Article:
Loop tiling is a key transformation used to exploit both data locality and parallelism from stencils simultaneously. Numerous works exist that target improving locality, controlling frequency of synchronization, and volume of communication wherever applicable. But, concurrent start-up of tiles that evidently translates into perfect load balance and often reduction in frequency of synchronization is completely ignored. Existing automatic tiling frameworks often choose hyperplanes that lead to pipelined start-up and load imbalance. We address this issue with a new tiling technique that ensures concurrent start-up as well as perfect load balance whenever possible. We ﬁrst provide necessary and sufficient conditions on tiling hyperplanes to enable concurrent start for programs with affine data accesses. We then discuss an iterative approach to find such hyperplanes.
It is not possible to directly apply automatic tiling techniques to periodic stencils because of the wrap-around dependences in them. To overcome this, we use iteration space folding techniques as a pre-processing stage after which our technique can be applied without any further change.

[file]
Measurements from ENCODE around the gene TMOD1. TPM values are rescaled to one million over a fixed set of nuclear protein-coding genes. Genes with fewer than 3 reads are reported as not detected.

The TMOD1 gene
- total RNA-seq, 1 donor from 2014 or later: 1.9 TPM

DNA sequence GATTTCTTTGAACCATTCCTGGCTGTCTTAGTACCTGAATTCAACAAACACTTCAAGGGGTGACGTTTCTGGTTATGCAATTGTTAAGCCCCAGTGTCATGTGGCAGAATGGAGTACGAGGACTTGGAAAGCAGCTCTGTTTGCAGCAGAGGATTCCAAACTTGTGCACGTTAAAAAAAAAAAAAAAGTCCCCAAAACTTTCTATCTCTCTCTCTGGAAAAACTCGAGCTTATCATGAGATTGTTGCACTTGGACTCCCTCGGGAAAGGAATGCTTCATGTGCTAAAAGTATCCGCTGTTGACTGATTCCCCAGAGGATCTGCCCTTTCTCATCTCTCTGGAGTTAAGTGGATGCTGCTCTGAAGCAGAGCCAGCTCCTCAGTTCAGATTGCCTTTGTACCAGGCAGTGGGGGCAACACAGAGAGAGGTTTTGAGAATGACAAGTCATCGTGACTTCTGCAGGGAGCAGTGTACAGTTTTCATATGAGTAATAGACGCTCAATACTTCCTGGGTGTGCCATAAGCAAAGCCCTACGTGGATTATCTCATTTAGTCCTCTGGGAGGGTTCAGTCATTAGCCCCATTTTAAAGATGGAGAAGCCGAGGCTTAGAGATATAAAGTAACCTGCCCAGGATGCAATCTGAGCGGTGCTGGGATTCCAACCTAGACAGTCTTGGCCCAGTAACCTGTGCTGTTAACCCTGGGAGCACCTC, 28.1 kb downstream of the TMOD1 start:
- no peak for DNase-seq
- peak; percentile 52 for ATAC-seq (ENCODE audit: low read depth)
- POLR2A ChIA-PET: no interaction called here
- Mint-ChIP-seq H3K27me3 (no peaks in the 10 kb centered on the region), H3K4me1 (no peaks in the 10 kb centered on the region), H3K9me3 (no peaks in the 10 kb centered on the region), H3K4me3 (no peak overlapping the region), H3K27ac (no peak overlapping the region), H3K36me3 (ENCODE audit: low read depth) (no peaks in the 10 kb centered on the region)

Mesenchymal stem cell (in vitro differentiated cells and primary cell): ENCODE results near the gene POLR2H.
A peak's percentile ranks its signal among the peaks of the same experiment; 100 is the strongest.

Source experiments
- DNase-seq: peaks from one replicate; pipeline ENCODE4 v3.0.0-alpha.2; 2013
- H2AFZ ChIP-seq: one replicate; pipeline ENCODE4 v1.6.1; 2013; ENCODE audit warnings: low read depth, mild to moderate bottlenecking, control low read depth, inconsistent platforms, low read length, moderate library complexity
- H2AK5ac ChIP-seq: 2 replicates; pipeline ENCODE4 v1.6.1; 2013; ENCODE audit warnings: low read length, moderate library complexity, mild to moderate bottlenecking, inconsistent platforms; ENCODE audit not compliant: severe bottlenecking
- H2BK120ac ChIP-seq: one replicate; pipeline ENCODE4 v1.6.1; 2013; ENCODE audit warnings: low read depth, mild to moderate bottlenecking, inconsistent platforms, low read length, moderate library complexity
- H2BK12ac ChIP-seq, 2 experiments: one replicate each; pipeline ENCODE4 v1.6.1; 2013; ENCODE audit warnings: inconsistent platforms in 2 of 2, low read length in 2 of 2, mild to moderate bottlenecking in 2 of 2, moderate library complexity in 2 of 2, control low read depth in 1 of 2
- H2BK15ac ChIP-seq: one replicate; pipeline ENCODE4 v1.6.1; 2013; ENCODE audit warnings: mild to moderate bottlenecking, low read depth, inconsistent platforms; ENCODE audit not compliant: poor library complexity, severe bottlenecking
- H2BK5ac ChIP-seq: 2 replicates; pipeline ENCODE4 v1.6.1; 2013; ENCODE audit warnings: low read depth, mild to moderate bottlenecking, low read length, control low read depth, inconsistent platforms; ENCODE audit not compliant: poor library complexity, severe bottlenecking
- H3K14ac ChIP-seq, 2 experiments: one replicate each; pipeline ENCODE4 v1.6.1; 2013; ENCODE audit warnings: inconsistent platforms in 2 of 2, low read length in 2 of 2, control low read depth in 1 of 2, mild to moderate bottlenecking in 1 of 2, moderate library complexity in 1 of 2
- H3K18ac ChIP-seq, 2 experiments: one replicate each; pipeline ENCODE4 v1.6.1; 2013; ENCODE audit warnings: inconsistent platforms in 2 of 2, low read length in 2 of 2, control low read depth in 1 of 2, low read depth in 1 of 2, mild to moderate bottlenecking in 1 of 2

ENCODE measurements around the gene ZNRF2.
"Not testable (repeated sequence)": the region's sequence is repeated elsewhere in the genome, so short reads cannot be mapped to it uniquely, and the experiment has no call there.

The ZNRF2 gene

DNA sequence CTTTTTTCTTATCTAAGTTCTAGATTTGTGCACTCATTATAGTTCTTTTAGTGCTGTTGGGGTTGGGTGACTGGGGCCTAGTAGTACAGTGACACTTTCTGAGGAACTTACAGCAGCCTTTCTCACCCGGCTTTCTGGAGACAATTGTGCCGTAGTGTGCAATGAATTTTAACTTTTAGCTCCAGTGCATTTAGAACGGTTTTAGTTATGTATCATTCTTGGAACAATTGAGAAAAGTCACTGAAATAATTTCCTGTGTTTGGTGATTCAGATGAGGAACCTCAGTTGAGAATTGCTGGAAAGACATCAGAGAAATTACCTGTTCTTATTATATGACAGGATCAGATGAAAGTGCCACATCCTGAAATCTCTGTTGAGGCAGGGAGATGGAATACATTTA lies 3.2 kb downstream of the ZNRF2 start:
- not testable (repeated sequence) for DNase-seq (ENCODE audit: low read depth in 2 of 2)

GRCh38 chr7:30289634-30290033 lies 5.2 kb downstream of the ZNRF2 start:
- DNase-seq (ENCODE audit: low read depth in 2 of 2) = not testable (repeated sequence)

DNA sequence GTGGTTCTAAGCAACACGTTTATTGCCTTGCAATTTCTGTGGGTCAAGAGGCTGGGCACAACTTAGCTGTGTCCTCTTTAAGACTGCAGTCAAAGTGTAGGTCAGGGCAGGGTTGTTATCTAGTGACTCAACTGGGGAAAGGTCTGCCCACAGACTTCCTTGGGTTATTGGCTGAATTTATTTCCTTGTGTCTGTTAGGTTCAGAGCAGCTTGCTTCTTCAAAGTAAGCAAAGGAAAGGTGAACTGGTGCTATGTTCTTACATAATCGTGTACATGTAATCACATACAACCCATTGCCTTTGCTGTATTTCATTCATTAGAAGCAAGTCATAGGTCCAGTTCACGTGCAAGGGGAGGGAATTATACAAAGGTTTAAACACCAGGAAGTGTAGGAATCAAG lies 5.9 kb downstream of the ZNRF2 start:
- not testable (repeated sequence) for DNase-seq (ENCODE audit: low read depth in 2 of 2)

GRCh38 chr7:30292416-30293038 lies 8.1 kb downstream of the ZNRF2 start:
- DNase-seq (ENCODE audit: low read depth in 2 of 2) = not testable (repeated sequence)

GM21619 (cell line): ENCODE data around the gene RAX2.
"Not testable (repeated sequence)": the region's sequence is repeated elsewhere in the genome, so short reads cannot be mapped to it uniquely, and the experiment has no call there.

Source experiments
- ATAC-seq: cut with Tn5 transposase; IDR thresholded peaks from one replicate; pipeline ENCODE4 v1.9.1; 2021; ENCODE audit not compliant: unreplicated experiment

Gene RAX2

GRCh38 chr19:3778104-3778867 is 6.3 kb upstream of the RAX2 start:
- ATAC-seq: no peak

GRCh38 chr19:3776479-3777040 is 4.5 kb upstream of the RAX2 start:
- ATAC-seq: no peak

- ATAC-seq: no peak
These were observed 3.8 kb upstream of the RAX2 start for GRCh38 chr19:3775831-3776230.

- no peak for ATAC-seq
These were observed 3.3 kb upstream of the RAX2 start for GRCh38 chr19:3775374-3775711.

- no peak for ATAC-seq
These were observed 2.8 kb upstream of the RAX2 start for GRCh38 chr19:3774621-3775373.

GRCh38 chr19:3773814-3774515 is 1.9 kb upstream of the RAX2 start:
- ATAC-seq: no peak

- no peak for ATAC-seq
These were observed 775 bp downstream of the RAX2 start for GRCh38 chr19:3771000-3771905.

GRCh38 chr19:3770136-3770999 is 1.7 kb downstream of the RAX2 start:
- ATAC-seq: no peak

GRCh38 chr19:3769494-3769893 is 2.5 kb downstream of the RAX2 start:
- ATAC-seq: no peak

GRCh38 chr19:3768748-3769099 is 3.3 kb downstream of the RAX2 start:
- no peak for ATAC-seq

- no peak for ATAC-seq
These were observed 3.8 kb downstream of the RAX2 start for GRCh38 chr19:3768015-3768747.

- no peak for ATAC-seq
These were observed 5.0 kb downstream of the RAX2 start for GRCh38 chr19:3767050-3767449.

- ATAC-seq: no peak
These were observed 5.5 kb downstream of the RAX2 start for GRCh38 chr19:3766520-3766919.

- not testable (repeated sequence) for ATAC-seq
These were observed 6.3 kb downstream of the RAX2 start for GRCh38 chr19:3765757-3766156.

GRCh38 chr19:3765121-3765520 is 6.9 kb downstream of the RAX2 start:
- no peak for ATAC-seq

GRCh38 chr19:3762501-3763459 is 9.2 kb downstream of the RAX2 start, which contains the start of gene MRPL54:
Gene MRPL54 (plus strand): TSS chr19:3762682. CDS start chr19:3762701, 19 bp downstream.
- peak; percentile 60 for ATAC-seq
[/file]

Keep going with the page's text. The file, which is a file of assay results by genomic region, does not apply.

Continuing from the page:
We have implemented our techniques on top of Pluto-a source-level automatic parallelizer. Experimental evaluation on a 12-core Intel Westmere shows that our code is able to outperform a tuned domain-speciﬁc stencil code generator by 4% to2 x, and previous compiler techniques by a factor of 1.5x to 15x. For the swim benchmark from SPECFP2000, we achieve an .improvement of 5.12 x on a 12-core Intel Westmere and 2.5x on a 16-core AMD Magny-Cours machines, over the auto-parallelizer of Intel C Compiler.2017-05-20T18:30:00Z